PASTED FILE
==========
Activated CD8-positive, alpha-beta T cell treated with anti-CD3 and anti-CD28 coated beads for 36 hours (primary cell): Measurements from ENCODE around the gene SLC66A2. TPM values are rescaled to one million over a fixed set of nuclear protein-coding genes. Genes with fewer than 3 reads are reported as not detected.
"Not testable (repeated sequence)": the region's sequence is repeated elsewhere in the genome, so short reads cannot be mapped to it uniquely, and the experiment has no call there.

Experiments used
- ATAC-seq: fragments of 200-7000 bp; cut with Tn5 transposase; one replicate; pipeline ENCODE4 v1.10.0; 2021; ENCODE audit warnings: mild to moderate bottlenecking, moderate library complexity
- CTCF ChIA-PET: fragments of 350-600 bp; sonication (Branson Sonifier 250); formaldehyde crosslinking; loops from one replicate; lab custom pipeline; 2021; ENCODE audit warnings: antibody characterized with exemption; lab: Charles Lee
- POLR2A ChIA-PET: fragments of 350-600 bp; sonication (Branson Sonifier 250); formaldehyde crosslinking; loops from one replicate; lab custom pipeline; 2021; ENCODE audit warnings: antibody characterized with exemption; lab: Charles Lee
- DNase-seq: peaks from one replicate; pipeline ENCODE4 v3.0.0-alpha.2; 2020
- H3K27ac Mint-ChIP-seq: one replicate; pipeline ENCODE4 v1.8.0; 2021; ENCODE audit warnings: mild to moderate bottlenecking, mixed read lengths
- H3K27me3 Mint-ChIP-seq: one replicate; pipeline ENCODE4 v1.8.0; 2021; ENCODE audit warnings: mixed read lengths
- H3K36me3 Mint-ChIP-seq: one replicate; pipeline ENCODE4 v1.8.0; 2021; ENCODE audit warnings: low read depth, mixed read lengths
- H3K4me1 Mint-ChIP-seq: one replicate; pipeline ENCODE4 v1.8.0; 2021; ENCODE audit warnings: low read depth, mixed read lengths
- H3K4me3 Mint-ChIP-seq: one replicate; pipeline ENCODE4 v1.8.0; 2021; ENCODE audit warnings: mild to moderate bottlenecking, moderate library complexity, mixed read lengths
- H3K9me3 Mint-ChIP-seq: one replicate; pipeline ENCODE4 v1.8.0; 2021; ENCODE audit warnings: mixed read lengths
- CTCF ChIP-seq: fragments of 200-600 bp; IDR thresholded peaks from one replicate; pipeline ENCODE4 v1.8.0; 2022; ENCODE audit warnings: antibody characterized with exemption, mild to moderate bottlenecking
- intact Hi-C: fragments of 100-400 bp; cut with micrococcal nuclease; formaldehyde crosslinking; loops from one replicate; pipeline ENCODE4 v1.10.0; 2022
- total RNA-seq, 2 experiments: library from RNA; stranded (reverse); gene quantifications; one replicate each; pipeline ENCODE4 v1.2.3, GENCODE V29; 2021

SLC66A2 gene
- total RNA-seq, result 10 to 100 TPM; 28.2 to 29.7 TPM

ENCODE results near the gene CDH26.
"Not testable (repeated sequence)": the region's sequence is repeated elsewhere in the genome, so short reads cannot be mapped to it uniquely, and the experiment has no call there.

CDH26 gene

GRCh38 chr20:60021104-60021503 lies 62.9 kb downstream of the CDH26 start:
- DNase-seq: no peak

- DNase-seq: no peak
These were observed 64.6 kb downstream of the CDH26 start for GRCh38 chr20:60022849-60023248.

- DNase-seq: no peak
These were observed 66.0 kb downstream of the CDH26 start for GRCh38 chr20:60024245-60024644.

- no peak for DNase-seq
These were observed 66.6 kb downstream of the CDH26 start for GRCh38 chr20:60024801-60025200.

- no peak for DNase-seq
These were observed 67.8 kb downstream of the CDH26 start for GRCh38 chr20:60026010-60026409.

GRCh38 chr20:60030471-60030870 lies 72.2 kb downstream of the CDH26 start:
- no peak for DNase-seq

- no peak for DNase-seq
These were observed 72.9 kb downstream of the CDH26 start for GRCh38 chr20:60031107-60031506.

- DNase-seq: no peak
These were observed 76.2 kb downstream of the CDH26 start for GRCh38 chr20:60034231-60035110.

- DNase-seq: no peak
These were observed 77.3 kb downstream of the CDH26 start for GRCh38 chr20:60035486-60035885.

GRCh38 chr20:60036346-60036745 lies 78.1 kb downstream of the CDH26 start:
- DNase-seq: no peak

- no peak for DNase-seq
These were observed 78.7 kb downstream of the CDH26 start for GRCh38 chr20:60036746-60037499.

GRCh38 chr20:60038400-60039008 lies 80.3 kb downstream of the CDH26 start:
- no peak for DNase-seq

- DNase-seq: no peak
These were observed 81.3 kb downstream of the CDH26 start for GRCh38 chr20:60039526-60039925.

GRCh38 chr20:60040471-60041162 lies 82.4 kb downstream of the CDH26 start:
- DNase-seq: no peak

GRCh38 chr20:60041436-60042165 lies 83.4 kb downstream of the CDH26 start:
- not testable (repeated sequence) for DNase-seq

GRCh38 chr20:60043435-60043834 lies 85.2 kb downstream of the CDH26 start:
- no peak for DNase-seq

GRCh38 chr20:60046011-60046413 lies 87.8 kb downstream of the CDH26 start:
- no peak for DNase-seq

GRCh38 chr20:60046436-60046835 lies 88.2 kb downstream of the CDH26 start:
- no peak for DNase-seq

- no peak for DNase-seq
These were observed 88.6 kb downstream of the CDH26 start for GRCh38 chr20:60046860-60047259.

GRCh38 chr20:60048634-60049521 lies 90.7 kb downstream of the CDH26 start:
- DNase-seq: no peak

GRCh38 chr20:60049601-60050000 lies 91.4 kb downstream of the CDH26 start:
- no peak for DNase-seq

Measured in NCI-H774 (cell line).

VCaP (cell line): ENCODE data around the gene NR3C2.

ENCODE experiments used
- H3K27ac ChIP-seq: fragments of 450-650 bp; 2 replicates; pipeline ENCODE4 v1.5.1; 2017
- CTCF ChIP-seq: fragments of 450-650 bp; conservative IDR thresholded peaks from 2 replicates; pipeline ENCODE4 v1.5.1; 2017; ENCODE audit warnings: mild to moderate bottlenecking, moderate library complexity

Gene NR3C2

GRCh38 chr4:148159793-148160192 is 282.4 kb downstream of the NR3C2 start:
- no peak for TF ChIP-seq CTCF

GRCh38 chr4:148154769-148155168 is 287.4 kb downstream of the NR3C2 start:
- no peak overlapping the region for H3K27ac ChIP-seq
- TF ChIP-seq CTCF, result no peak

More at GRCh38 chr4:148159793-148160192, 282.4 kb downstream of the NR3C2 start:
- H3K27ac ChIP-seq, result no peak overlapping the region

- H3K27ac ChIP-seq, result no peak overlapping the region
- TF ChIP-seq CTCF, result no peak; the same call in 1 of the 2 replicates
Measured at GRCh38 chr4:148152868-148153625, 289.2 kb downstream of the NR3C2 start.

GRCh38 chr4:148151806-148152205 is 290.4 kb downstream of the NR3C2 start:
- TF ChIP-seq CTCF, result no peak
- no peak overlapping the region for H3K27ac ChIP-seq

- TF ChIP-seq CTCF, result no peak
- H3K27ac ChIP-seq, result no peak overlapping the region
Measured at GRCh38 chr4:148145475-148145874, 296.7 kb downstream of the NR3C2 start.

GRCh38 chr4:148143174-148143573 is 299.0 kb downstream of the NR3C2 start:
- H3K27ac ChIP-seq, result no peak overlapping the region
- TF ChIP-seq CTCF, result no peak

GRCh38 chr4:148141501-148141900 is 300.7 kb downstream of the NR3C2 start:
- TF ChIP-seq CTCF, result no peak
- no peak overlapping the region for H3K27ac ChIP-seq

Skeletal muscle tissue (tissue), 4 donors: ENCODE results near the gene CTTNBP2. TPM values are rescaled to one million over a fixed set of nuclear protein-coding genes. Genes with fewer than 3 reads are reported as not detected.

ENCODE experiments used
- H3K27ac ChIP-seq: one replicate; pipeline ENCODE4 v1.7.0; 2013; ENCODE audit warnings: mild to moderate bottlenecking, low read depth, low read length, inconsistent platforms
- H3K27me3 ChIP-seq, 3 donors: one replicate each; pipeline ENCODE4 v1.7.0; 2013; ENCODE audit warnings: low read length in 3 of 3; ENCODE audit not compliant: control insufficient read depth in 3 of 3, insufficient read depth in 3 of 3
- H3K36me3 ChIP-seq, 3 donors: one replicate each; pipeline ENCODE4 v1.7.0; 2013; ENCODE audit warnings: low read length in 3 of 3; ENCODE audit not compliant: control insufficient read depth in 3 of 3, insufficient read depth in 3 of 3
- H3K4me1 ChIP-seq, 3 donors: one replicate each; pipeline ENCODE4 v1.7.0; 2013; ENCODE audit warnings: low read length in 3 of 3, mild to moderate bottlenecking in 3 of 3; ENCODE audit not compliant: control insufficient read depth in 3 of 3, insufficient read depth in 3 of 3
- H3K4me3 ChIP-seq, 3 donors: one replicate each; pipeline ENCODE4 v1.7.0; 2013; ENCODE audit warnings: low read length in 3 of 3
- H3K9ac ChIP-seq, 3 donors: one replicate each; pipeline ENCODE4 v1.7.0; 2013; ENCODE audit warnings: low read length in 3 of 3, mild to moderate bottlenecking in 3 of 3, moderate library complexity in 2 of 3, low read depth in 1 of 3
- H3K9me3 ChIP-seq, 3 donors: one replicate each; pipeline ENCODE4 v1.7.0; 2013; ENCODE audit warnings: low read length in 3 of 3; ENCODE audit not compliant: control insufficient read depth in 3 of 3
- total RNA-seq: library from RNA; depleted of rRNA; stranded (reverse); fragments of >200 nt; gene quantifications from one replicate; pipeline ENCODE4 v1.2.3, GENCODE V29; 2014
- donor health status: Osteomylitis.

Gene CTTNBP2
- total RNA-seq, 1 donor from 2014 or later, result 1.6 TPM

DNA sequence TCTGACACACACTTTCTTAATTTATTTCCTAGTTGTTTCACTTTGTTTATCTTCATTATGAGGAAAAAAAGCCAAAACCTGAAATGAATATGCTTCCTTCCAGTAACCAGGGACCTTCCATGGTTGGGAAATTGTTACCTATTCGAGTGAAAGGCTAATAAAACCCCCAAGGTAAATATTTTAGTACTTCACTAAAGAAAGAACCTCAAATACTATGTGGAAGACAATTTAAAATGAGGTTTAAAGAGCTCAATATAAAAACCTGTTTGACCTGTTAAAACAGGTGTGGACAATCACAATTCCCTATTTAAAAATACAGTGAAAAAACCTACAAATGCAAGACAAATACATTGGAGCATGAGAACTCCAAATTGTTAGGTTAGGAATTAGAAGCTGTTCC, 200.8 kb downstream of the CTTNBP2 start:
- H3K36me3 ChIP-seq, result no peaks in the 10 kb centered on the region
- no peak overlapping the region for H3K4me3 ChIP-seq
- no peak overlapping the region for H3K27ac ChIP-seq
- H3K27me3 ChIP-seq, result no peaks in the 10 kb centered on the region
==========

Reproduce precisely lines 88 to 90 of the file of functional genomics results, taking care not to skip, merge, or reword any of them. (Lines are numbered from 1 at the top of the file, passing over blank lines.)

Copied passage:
- TF ChIP-seq CTCF, result no peak

GRCh38 chr4:148141501-148141900 is 300.7 kb downstream of the NR3C2 start:
- TF ChIP-seq CTCF, result no peak